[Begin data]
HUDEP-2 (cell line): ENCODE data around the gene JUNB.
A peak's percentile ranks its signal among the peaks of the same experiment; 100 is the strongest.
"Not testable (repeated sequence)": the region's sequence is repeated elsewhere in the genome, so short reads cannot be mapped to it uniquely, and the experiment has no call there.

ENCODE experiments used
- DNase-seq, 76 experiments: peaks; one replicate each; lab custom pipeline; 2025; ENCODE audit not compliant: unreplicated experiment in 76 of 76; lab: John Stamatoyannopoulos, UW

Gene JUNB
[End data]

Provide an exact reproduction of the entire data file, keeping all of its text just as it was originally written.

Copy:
HUDEP-2 (cell line): ENCODE data around the gene JUNB.
A peak's percentile ranks its signal among the peaks of the same experiment; 100 is the strongest.
"Not testable (repeated sequence)": the region's sequence is repeated elsewhere in the genome, so short reads cannot be mapped to it uniquely, and the experiment has no call there.

ENCODE experiments used
- DNase-seq, 76 experiments: peaks; one replicate each; lab custom pipeline; 2025; ENCODE audit not compliant: unreplicated experiment in 76 of 76; lab: John Stamatoyannopoulos, UW

Gene JUNB